Did you know the lean, mean alligator is know in the Bayou as the chicken of the swamp? Who knew? Apparently, lots of folk, and especially those who love their Cajun and Creole cooking. Turns out, alligator is the other white meat! Alligator is eaten pretty much where alligator is widely found, Florida, South Carolina, Texas and Louisiana. Those are the only states where alligator hunting is legal, and furthermore, where alligator farms can be found.
If you’re into incorporating some exotic fare into your cooking, alligator is an excellent and delicious choice. But you have questions, you’re hesitant, we understand! Eating new foods can be intimidating. So let’s address the most important questions you have about eating alligator. After all, even the most adventurous foodie will ask: what does alligator taste like? And once that’s tackled, you’ll of course want to know how to cook alligator meat. Read on, you risk-taking gourmet!
Like any animal, alligator is made of different muscles, and the flavor and texture of the meat will vary according to what part of this swamp beast you’re eating. This will also influence how you cook the alligator meat, So let’s break it down and find what does alligator taste like and how to cook with alligator meat.
The most tender part is the tenderloin, which comes from the tail. The tail is divided into four lobes, cylindrically shaped, which can be pounded like veal for even more tenderness. This is the section that earns folks say tastes like chicken, meaning it’s mild and white. It’s also super juice and tender. A lot of alligator recipes calls for marinades, but that’s not really necessary for tender alligator tail.
Portioned into steaks or fillets, alligator tails are definitely considered a delicacy, and can be served up like any fine meat – grilled, pan-friend, etc. The flavor is mild and juicy, with a tender texture.
Alligator tail is usually (and we use the term loosely, as it’s not very usual to see alligator on the menu) served as an appetizer, seasoned and fried, and served with a rich sauce. This is mild and more chicken-like meat, which us why if you see a dish with alligator, it will more likely be this crowd-pleasing (or less frightening) cut.
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The legs and body of the alligator constitute the dark meat section, which is tougher and gamier, and delicious. Alligator legs are especially popular served up as “alligator wings”- fried to crispy brown perfection and eaten with a spicy sauce. It’s also great for grinding and mixing with pork or other meats for sausage.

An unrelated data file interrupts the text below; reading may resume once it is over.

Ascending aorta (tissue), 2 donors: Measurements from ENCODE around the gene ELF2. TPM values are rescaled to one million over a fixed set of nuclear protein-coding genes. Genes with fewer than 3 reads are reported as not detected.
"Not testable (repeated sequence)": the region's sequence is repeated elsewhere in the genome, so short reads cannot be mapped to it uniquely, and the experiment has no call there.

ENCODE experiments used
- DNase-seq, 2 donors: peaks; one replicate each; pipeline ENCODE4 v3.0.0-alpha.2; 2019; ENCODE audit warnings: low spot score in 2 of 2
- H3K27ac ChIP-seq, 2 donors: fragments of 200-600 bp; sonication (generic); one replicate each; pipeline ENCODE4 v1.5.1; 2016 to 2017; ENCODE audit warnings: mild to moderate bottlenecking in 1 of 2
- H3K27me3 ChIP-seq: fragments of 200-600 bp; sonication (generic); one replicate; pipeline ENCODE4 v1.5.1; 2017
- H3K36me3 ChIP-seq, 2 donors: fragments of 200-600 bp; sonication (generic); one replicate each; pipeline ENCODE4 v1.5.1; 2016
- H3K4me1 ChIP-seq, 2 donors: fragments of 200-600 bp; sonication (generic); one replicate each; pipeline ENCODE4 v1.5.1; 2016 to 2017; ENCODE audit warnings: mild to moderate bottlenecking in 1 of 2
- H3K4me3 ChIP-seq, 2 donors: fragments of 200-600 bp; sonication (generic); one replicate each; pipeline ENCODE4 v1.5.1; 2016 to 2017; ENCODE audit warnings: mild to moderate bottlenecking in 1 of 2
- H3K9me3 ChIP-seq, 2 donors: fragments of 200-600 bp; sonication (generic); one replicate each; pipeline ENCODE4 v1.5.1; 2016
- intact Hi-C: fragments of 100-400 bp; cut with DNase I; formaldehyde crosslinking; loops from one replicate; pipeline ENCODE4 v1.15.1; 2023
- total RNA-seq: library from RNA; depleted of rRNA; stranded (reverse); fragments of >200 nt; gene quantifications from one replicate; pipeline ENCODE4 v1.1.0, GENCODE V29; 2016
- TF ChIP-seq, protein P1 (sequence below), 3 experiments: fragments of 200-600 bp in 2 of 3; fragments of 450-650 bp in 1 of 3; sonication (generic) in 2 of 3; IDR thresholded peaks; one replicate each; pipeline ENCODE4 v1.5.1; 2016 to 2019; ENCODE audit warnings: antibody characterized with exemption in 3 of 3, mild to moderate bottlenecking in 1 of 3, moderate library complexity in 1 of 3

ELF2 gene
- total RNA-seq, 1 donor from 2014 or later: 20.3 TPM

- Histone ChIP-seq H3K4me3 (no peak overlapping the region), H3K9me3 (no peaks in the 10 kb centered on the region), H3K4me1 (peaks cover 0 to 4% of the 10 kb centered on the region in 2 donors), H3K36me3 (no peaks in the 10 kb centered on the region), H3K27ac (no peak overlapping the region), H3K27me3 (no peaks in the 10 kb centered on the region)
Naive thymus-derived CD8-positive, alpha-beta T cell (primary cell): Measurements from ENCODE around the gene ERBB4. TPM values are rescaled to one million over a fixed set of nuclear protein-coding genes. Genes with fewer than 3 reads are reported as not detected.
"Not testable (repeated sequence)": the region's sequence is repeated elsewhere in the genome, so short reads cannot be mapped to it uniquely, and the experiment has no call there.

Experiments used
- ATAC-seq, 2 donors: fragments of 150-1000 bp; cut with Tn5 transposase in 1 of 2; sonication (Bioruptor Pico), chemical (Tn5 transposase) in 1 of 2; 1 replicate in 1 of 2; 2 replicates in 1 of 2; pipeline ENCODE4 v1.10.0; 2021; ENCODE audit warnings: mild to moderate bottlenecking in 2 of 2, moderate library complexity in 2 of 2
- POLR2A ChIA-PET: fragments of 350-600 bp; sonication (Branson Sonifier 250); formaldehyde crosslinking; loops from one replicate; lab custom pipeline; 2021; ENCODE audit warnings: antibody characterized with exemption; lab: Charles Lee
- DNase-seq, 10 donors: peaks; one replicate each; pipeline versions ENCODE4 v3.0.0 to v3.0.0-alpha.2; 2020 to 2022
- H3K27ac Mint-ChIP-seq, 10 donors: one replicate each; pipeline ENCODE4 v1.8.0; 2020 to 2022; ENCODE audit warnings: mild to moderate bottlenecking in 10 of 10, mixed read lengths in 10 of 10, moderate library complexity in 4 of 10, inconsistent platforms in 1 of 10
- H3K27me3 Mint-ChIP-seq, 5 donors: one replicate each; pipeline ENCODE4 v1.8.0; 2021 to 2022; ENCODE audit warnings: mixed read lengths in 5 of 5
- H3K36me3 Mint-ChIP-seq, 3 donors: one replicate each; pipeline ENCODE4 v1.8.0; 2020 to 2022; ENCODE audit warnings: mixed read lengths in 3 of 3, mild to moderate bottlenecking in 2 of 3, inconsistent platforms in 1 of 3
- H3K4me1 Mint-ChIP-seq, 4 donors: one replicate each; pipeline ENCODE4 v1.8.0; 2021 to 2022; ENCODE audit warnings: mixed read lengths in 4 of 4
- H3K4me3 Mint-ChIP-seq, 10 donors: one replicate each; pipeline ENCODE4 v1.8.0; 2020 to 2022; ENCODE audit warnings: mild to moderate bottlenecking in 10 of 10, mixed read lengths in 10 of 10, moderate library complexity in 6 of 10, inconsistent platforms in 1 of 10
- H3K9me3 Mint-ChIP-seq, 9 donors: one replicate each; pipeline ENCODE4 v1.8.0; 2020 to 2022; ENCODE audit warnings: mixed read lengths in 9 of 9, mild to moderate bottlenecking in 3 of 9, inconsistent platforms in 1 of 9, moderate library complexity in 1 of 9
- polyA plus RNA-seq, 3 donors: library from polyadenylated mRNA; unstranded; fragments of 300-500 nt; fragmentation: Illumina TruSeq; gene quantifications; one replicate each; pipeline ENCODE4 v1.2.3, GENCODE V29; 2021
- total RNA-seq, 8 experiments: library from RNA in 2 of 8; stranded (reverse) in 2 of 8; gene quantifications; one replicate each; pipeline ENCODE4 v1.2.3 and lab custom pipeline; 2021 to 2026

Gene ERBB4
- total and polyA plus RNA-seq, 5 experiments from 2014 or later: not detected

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Prepared with a sweet glaze or citrus marinade, alligator ribs are a surprisingly delicious treat when braised in the oven until they fall of the bone. To avoid the ribs drying out, just cover with foil and voila, tender alligator ribs at home. Large, they have tons of meat on each rib that barely shrink when cooked – just don’t overcook or they’ll turn tough. If you have a smoker, alligator ribs are mouthwatering when smoked, so don’t be afraid to give them a turn on the smoker. Grilled alligator ribs are also delicious, just prep them with a marinade (a good 2 or 3 hours marinating time is recommended) and grill until tender.
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If you really want to go all the way, you can do a whole roasted alligator, carved at the table! This is what was served at the 110th annual dinner for The Explorer’s Club – and we all know those modern Indiana Jones, astronauts, and other adrenaline junkies love their adventurous dishes!
So, a bit less scared about eating alligator meat? We have some more good news: alligator meat is also healthy! Yes, who knew this scary beast could be good for you – you know, when it’s not coming at you with those pointy chompers. A 3.5-ounce serving has 143 calories, most of it from protein, just barely 3% total fat, 65 milligrams cholesterol, and 29 % protein. It’s carb free! Much healthier, and with less greenhouse gas emissions, alligator meat is also much better for the environment.
Ready to give alligator meat a shot? Try our delicious Fried Gator Recipe With Garlic Aioli Sauce below!